A bright young college senior recently asked me a compelling question. The question was “Once I graduate, how do I become an expert and thought leader in my field?”

My answer: “Seek total and complete mastery.” That led to a dialogue about what true mastery means. I realize I am starting to sound like some sort of mystical guru, which I promise you I am not. (I don’t even own a white flowing robe) However, this fascinating discussion did get me to think about a key question: Why don’t many of us seek mastery in our respective fields?

We live in a fast food age where the media is constantly crowning the latest entrepreneur wunderkind who is the overnight success. It might be the creator of some new technology, Internet application, or a new musical artist who hits it big. Infomercials promise dramatic overnight results. Contestants on The Biggest Loser T.V. show lose 15 pounds in one week. This gives the distinct impression that this is how success really happens. As most people know, this is the exception, not the rule. A career is a marathon, not a sprint; a very long run down a dusty road.

The only way to truly be successful is to seek mastery. The people that are masters in their field make the most money, are the most successful and have stability and longevity. As Alan Pease once said, “Brain surgeons earn 10 times that of a general practitioner. It pays to be an expert.”

We all know masters when we see them. Think Warren Buffet, Jack Welch, Andrew Wyeth, Willie Nelson, Clint Eastwood, Meryl Streep, and Maya Angelou.

So how do you achieve mastery in your field? Based on my experience executive coaching and working with thousands of people across the country in the last twenty years, here is what I have learned:

 Masters have been doing their work for many, many years.  In the book Outliers by Malcolm Gladwell, he asserts that most people who are extraordinarily successful (masters) have been practicing their craft for at least 10,000 hours to achieve that level of competence. The idea is if you do one thing for 10,000 hours you generally get pretty good at it. Many people I meet don’t have the patience or aren’t willing to invest that kind of time and effort.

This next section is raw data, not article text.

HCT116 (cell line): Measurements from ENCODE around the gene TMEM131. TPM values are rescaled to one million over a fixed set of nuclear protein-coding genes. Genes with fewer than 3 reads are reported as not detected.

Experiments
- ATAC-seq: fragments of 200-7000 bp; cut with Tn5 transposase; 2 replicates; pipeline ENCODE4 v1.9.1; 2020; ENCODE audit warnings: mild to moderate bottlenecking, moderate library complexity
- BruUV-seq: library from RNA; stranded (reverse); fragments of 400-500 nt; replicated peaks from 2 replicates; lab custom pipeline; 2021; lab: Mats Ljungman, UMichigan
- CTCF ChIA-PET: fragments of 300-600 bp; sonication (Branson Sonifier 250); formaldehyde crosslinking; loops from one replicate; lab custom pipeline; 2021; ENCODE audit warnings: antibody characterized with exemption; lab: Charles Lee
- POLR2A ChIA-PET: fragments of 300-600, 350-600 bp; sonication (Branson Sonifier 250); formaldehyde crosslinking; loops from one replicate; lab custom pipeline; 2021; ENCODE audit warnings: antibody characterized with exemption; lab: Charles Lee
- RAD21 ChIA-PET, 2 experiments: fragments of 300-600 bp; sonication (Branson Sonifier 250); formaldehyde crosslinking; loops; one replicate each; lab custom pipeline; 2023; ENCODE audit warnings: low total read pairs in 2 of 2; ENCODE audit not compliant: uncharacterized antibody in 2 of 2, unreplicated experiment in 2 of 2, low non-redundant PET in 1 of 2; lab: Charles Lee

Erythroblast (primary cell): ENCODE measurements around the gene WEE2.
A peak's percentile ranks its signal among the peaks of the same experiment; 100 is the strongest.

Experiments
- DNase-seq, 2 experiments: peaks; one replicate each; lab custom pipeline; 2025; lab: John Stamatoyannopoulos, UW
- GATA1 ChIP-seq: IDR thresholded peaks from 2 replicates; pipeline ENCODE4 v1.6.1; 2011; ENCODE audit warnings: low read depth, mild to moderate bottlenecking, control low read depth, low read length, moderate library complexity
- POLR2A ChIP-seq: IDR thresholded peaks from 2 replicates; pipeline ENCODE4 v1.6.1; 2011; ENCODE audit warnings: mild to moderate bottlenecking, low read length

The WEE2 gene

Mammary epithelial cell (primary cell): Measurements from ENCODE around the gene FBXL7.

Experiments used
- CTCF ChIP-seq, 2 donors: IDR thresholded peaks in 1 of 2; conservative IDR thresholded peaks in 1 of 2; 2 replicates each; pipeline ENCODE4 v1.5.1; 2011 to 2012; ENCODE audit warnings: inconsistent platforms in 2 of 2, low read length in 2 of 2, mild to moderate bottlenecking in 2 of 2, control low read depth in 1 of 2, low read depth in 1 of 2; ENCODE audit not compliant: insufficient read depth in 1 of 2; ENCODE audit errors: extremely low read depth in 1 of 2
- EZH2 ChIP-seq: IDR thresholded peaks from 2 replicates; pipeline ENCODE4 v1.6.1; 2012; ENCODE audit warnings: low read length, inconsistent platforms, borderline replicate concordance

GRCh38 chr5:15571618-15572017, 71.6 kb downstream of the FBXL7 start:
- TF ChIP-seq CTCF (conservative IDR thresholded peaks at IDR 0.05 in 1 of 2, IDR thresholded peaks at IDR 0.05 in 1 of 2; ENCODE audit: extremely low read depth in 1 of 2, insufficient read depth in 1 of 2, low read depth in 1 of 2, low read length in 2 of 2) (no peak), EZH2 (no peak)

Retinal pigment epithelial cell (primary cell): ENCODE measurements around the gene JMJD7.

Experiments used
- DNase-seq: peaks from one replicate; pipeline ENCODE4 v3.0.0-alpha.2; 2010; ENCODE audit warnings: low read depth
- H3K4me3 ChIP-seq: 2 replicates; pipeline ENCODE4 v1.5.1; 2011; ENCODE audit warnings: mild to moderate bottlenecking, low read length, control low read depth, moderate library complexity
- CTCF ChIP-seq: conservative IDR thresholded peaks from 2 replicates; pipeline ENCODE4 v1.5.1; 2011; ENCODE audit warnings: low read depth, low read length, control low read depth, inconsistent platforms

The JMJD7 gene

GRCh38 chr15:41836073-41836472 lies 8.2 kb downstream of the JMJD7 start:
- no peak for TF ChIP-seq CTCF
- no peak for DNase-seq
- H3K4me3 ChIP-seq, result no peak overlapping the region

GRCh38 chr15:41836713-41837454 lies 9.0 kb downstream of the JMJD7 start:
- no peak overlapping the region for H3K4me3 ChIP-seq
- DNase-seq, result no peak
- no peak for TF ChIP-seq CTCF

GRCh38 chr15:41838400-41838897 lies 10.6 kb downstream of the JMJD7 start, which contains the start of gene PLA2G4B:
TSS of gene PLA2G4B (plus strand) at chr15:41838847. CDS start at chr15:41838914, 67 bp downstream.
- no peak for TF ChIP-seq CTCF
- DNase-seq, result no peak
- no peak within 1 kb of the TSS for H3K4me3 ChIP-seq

Question: How many hours have you invested in mastery of your field?

 Masters keep up with the latest developments in their field. Many people discount the idea of attending trade shows, symposiums, and special training events because they are expensive and time-consuming. They don’t belong to or participate in their industry associations. They have piles of dusty trade journals on the back of their desk they never read. But they are missing the point- this is where the new ideas emerge and massive connections with other experts can be made. How can you be a master if you don’t know what other masters are doing? I recently attended a National Speakers Association Meeting. There were 400 professional speakers who gathered for three days on a weekend and on their own dime.

 Question: How do you keep up with the latest developments in your field?

 Masters are driven by their passion. They have a passion for their work and the field they have chosen. When asked they will tell you, “Even if they didn’t pay me- I would do it for free.” This kind of energy and enthusiasm drives the work and energy required to achieve mastery. They want to be a master in their field because they love it.

Question: Do you have a passion for what you do? If not, with all do respect, get out and go do something else.

One last thought- if you were seeking out a medical specialist, and I asked you what you were looking for I know what you would say: “I want the best in the region, or maybe the best in the world.” It almost goes without saying.

But it needs to be said. Isn’t it what you would want people to say about you?

Don’t you want to be that person?